Beauty cannot be defined as one particular thing. What one person may deem beautiful, another person may feel is only worth a passing glance. But one of the most important things I’ve come to realize about beauty is that it’s all in how we view the things around us. An old, dilapidated barn in a field may be an eyesore at first glance, but what if you look past that first impression? What if you thought about its history, about who used it before it became run-down — about its story from the very beginning?

“I have found that there is value in placing an emphasis on everyday scenery,” says Chris Otten, a local photographer and art and photography instructor at Yakima Valley College. “Although some people prefer an escape from reality, perhaps some viewers will relate more with the straightforward way of looking at the world. I try composing my images in a way that something is gained when observing them.” If you look at one of Chris’ images, you’ll see what he is referring to — the value he captures in the environments that we see on a daily basis “My work deals with history and place,” says Chris. “Our connection to place cultivates us whether we are aware of it or not. I feel that there is something worth saying about the curious nature of the mundane.”

But to truly understand Chris and his work, it’s important that we start at the beginning. Chris was born and raised in Altus, Oklahoma, where most of his family still resides. After high school, he went to the University of Central Oklahoma with aspirations of becoming a nurse. That is, until the end of his first year at college. His best friend, Shannon, was a photography major, and in their free time, they would go skateboarding and on road trips, creating images on every adventure. Chris soon fell in love with photography and found that it was the perfect outlet for him as an artist. He changed his major to Fine Art/Photographic Art, and from that point on, he spent nights, weekends, and pretty much any other free time he had creating imagery. Chris had found his passion, his calling in life, and he wasn’t about to give it up.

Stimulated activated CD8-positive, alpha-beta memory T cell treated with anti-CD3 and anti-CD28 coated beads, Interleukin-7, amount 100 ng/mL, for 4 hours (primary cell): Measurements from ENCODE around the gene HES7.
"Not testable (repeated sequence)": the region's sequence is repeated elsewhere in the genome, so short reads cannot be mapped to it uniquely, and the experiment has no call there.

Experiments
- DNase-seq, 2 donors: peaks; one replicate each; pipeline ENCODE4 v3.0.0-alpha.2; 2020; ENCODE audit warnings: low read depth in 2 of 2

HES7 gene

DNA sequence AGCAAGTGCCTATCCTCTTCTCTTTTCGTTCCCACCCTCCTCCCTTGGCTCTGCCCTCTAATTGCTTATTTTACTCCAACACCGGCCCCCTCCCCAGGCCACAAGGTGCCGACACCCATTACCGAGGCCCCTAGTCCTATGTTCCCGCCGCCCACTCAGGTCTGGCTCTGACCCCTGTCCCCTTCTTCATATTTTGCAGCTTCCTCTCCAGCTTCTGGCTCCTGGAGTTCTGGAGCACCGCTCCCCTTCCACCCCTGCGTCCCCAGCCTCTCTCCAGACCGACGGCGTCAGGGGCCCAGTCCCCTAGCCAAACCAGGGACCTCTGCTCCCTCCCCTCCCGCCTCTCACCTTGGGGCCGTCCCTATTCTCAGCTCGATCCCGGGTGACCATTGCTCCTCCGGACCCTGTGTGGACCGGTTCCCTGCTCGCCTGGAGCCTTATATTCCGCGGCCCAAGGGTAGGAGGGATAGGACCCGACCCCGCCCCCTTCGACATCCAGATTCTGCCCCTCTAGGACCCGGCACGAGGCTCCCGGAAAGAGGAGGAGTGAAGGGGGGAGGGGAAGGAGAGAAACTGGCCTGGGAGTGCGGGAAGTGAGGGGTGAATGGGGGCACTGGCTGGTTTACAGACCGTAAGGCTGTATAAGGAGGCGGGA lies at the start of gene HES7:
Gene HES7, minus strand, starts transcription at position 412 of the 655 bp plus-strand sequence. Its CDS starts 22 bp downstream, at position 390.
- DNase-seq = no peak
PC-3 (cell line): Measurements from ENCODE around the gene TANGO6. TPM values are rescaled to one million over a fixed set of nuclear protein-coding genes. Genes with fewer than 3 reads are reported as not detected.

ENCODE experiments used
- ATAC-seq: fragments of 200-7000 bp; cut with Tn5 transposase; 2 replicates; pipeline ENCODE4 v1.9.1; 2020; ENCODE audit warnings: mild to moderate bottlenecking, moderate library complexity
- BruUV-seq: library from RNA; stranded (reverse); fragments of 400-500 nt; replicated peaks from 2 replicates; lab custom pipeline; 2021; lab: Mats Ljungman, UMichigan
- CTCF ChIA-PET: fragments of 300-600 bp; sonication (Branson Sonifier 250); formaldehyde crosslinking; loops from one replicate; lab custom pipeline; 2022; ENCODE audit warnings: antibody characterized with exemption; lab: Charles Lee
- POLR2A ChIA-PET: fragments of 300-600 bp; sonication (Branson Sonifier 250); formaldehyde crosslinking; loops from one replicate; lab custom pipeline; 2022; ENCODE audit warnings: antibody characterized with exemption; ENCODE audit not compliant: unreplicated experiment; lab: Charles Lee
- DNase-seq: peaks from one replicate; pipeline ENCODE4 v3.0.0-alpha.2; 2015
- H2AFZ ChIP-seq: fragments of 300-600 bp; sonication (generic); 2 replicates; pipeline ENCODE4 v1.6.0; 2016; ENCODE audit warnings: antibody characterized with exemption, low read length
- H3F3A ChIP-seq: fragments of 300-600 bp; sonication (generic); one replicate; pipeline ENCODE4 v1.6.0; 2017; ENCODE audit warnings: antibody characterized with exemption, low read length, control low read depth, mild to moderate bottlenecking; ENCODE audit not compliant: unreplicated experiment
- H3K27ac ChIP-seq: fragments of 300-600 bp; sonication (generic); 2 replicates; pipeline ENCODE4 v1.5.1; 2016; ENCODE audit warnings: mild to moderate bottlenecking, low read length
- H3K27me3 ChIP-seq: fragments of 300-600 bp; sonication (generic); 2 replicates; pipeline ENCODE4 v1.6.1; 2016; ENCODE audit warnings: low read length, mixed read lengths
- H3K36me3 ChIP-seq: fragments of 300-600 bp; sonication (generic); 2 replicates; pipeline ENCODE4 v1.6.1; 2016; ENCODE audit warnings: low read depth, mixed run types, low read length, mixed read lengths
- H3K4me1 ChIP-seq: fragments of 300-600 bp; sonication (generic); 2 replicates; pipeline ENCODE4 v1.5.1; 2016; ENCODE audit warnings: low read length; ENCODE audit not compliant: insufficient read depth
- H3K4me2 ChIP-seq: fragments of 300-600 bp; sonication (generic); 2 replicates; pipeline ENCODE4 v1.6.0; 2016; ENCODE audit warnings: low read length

During his last semester as an undergrad, Chris was encouraged to get his master’s degree because he had been showing an interest in teaching. He was accepted into the graduate program at the University of South Florida in Tampa where he went on to receive his Masters of Fine Arts with a concentration in Studio Art.

For the next six years, Chris took adjunct positions at several colleges in Florida until 2016, when he began applying for full-time teaching positions. Then, in 2017 he was offered an art and photography instructor position at Yakima Valley College, and you guessed it, he took it. After moving here, he quickly realized that Yakima was a good change of pace from Florida and the culture here is very similar to where he grew up in Oklahoma, which makes him feel even more at home. Yakima has also brought him his girlfriend, who is an artist as well.

And now it’s 2019 and Chris really has it all — the career, the girl and an opportunity to focus more on the passion that he loves so much, which is exactly what he intends to do. His goal as a teacher is to keep helping his students find their own voices, and help them find the courage to express their voices in their work. And his goals as an artist? He plans on continuing to create images and wants to focus on exhibiting his art on a more regular basis. In fact, he plans on having a full set of physical pieces to show at a gallery by the end of 2019.

A few fun facts about Chris Otten

Favorite Activities

When he’s not teaching or shooting photos, he’s heading out on road trips with his lady, watching any film by the Coen Brothers and chilling with his two cats, Grr and Moe.

His Inspirations

The inspiration for many of Chris’ pieces comes from his interest in the history and plight of Native Americans. Being part Apache/Comanche himself, he spent some time delving into his family history, watching spaghetti westerns and researching recorded historical evidence so that he could reinterpret history from his own point of view. He is currently working on a series called Still Life, based on the re-exploration of cowboys, Native Americans and life in the Old West, with photos of items that he found at the Goodwill and while antique shopping — including toy cowboys, Indians, and dinosaurs. He says “Anything humorous is fair game.” All of these items are shot in a studio environment, on a black backdrop with a digital camera.

His Home series, on the other hand, documents what is left behind. It relates to how people shape their living environments and explores the places caught between the past and an uncertain future. Chris captured these images in Southwest Oklahoma and Northwest Texas over a period of weeks and shot them with a 4 x 5 view camera.

Chris’ work makes us think. Sometimes we only look at the surface because it takes more effort to look deeper, but if we take the time to ask questions, to learn about the past, to make our own decisions and come to our own conclusions, maybe, just maybe our views of beauty will change. Maybe we will start seeing beauty where we never did before.

To see more of Chris’ art, check out his website at or stop by Artebella Gallery in Yakima to see his pieces up close. Open Thursday, Friday and Saturday, 10 a.m. to 4 p.m. 1111 West Spruce Street, Suite 33

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